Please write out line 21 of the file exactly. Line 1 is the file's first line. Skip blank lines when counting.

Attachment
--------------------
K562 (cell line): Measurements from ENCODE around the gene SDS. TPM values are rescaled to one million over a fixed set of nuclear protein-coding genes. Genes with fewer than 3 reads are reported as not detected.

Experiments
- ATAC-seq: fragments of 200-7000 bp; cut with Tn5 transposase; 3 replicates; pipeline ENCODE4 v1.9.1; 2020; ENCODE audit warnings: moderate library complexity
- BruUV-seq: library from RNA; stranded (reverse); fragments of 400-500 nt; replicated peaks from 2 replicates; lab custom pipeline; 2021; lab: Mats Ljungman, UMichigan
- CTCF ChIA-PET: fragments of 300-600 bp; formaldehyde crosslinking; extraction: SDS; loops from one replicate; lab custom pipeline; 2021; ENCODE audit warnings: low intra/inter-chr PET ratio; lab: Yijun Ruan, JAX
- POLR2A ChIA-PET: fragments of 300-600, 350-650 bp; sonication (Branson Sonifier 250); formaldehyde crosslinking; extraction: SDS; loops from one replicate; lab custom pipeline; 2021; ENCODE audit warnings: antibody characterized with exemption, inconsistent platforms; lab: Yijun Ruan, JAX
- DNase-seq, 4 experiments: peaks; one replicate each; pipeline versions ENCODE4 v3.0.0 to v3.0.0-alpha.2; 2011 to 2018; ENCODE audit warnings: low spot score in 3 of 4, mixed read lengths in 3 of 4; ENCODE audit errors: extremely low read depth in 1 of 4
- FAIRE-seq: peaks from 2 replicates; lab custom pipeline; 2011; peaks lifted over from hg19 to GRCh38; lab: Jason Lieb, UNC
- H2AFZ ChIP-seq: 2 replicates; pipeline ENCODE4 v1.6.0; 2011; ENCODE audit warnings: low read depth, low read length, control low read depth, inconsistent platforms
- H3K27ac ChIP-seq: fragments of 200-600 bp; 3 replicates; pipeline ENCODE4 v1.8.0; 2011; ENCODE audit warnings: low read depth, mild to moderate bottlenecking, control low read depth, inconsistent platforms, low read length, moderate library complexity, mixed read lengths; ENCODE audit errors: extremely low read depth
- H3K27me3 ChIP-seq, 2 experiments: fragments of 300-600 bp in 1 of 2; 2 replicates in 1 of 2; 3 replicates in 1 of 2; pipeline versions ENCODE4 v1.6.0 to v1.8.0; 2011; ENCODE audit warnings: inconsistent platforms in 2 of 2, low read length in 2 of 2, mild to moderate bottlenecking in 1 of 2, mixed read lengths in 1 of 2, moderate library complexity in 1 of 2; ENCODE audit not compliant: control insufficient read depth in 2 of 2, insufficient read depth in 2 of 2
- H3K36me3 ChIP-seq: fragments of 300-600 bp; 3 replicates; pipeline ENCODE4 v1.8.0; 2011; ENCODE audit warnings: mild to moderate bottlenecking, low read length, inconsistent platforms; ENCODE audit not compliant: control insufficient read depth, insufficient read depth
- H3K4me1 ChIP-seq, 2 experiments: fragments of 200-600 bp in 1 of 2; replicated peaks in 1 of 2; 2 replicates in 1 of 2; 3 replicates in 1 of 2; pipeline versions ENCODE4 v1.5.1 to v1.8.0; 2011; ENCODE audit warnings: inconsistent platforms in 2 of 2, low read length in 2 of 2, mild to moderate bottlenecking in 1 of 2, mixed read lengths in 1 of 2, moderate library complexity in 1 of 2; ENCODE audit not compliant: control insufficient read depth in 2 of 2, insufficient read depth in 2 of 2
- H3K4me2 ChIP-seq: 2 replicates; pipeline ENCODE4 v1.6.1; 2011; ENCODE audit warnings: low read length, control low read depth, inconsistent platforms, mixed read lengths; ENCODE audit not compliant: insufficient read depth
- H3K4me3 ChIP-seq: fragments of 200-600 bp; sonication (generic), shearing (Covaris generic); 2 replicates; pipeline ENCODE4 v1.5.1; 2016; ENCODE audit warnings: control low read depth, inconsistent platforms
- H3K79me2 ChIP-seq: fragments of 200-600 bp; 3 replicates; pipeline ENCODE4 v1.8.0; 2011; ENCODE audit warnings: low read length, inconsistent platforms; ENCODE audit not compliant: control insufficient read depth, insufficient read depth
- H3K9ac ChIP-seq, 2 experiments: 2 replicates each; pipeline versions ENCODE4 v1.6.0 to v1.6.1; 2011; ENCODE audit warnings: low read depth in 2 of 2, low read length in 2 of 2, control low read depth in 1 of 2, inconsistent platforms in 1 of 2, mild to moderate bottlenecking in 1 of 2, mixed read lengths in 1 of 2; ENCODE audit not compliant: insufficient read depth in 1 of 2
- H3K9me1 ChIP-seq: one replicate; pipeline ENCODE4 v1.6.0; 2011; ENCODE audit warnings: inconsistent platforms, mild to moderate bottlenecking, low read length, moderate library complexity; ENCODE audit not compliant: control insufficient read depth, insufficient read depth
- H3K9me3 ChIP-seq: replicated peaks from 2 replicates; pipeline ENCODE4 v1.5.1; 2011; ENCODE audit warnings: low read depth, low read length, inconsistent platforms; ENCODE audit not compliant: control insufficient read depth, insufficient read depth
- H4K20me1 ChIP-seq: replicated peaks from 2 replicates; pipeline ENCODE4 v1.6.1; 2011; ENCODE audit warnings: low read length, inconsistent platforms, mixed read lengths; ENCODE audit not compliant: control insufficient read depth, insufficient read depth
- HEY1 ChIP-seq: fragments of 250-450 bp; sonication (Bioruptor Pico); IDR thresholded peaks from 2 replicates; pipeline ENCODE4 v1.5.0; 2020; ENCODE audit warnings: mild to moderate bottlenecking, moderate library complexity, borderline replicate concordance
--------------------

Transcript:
- HEY1 ChIP-seq: fragments of 250-450 bp; sonication (Bioruptor Pico); IDR thresholded peaks from 2 replicates; pipeline ENCODE4 v1.5.0; 2020; ENCODE audit warnings: mild to moderate bottlenecking, moderate library complexity, borderline replicate concordance